Some films click from the moment they’re cast, and that is certainly the case with “The Visitor,” writer-director Tom McCarthy’s first feature since his popular “The Station Agent,” and a perfect vehicle for Richard Jenkins. An actor whose face is far better known than his name, Jenkins plays McCarthy’s transfigured hero to a tee. A combination immigrant/resurrection tale, “Visitor” tilts toward the soulful rather than the political, and could be this year’s humanistic indie hit.
Jenkins, who has worked for everyone from Woody Allen to Mike Nichols, from the Farrelly brothers to the Coen brothers, plays Walter Vale — widower, economics professor and the ne plus ultra of boring white men. When he reluctantly returns to Gotham to give a talk at NYU, he finds two immigrants living in his little-used Manhattan apartment: Tarek (Haaz Sleiman) and his girlfriend, Zainab (Danai Gurira), illegals who were scammed into renting Walter’s usually vacant pad.
We half expect a grand gesture from Walter, but McCarthy makes us wait: It isn’t until Tarek and Zainab are packed and on the street that Walter tells them to return and stay. And so begins an ostensibly short-term, ad hoc family, with the gregarious Tarek acting as bridge between the taciturn Walter and the always wary Zainab.
Walter’s academic life is as empty as his bed, and he engages with real life as a guest; the thrust of “The Visitor” is his re-acquaintance with an emigre city and country that have changed without him noticing.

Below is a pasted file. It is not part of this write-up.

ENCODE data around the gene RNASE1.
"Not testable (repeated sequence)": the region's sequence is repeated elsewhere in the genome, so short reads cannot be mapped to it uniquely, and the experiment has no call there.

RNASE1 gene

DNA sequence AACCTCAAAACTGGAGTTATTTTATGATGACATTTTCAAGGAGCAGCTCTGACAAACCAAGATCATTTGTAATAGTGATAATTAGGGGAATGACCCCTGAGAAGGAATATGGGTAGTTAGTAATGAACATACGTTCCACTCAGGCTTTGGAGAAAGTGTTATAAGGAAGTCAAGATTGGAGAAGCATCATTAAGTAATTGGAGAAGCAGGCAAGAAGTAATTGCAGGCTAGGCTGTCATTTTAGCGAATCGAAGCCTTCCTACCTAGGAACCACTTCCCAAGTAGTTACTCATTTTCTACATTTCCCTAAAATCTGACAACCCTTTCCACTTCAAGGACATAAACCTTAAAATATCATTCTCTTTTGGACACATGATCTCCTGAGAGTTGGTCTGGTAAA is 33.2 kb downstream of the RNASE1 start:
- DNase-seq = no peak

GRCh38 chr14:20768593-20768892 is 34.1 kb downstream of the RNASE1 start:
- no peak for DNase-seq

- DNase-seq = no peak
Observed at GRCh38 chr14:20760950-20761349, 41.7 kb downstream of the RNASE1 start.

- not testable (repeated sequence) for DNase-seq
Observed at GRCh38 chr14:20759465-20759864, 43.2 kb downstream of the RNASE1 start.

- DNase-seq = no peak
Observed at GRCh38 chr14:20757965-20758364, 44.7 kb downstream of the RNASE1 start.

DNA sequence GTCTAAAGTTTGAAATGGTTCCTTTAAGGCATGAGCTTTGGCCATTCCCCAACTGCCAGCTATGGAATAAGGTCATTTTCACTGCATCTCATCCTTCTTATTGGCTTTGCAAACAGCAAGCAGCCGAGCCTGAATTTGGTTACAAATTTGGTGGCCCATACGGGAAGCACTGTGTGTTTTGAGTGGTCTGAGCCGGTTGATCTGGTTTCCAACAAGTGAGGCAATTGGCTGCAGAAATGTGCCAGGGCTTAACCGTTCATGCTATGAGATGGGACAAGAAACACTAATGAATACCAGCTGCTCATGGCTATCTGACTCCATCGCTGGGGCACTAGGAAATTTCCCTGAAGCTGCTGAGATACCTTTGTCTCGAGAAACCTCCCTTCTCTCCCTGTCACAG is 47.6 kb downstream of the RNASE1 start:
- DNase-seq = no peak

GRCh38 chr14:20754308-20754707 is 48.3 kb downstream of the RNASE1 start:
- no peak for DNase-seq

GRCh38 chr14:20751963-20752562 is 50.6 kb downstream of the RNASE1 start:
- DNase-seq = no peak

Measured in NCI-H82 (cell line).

Tarek teaches him African drumming, and Walter begins frequenting the club where Tarek plays. Eventually the two join a drum circle in Central Park, Walter’s tweeds contrasting with all the T-shirts and bandanas. It’s a world Walter has never known, and his transformation is gradual but definitive — Jenkins awakens his character’s soul.
When Tarek is arrested and thrown into a corporate-run alien detention center, Walter becomes the only conduit between Tarek and the outside world, as well as Tarek’s only chance for freedom. Walter’s once-tenuous commitment to the real world now reaches the point of no return.
At this moment in the film, as Tarek disappears into the maw of Homeland Security and his mother Mouna (Hiam Abbass) arrives to find her son, the dynamics of the film shift and it becomes a bit less absorbing, mostly because Walter has already made his transformation.
McCarthy’s sense of outrage about the U.S. government’s martinet emigre policies become a bit too obvious, the camera focusing on images of the Statue of Liberty or the multilingual papers found on Queens newsstands. He needn’t have been so obvious, but it appears he doesn’t quite know how to get out of the story, either. Luckily, Jenkins has hooked us early and reels us in like fish.